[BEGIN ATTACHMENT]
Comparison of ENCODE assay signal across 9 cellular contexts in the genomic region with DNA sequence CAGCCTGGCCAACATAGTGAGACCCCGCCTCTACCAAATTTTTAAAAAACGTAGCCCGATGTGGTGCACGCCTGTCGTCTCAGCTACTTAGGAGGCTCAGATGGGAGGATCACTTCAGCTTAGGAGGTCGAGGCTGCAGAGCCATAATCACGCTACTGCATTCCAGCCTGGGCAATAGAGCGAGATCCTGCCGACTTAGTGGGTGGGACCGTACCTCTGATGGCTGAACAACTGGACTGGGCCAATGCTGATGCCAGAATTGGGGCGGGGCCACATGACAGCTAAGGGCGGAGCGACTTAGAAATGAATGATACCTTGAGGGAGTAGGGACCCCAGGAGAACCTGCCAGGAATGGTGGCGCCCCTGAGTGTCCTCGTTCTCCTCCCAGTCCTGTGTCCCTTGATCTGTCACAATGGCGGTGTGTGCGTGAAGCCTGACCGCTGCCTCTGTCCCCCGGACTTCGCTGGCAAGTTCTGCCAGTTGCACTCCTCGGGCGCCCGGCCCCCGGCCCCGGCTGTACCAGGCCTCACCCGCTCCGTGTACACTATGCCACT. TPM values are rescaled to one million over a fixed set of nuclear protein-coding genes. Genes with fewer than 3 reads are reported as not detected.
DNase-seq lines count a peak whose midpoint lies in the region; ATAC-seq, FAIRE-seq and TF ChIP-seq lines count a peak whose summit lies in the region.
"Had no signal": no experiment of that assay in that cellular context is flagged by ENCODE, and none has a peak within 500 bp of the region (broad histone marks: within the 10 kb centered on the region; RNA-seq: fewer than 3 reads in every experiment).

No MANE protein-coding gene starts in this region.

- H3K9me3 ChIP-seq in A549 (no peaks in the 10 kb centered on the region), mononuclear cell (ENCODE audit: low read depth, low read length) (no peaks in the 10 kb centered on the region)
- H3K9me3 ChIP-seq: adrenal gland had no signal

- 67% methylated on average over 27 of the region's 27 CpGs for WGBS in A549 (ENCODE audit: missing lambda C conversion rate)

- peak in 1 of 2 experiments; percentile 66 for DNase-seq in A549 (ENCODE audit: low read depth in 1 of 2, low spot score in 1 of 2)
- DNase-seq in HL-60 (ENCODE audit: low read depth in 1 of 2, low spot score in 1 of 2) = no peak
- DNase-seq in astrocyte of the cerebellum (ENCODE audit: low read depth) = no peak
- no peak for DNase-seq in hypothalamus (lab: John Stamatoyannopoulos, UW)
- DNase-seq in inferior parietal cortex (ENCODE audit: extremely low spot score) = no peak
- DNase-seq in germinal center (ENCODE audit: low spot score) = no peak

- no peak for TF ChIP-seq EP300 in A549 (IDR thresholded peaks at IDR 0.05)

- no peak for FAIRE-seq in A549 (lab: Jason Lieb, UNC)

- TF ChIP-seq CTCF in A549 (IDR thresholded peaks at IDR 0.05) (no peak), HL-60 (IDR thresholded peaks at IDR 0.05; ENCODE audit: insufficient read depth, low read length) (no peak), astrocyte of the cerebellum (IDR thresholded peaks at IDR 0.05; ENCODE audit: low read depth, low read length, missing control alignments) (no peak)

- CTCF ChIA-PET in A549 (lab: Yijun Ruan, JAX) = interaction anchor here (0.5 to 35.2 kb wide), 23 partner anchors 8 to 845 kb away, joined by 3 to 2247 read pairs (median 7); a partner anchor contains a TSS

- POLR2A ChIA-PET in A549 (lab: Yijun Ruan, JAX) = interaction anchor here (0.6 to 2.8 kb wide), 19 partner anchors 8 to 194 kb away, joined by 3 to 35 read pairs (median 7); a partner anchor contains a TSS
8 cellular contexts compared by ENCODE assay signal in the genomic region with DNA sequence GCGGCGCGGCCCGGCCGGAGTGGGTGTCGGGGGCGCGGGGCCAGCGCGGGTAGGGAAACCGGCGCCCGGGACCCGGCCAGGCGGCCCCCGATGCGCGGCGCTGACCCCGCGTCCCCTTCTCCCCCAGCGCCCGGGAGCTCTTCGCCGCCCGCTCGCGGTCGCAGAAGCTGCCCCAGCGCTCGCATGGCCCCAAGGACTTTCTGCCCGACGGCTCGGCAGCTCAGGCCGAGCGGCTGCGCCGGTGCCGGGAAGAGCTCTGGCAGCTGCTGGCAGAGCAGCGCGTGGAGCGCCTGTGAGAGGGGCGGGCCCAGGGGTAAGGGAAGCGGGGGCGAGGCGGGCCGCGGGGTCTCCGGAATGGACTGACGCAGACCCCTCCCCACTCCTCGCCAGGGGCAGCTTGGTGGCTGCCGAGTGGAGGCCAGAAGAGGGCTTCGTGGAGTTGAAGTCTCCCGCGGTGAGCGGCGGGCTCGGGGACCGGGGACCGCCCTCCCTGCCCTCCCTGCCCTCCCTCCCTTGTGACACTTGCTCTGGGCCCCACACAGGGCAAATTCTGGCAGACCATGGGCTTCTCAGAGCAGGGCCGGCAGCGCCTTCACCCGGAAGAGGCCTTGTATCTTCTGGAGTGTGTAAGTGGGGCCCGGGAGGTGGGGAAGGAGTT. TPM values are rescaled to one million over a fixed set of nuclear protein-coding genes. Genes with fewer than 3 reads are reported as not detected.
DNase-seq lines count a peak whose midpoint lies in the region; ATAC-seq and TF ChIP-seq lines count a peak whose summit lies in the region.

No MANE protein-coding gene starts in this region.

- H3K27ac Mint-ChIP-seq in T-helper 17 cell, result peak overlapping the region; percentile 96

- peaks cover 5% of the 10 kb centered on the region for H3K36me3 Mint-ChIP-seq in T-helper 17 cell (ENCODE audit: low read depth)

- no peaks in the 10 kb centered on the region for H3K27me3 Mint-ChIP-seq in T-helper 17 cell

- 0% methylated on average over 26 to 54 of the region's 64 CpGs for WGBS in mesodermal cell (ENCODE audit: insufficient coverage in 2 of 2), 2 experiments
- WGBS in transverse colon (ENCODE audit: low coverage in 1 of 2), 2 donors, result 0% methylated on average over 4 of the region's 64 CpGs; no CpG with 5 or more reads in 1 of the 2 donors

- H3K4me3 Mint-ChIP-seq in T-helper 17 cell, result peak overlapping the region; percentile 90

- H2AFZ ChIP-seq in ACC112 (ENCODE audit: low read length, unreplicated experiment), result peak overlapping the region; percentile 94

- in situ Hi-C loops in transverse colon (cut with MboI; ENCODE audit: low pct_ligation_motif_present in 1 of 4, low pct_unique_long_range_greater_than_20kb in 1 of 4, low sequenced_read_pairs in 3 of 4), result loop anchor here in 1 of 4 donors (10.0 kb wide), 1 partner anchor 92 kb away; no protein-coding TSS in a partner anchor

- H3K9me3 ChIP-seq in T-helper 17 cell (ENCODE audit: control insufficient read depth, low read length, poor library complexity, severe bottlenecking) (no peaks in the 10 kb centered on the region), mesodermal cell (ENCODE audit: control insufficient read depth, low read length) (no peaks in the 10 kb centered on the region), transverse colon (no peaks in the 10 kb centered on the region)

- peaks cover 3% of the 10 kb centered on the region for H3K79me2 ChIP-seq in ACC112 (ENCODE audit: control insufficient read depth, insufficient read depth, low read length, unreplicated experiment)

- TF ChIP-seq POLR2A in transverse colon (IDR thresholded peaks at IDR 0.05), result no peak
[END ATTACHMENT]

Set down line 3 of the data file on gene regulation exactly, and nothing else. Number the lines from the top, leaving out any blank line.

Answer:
"Had no signal": no experiment of that assay in that cellular context is flagged by ENCODE, and none has a peak within 500 bp of the region (broad histone marks: within the 10 kb centered on the region; RNA-seq: fewer than 3 reads in every experiment).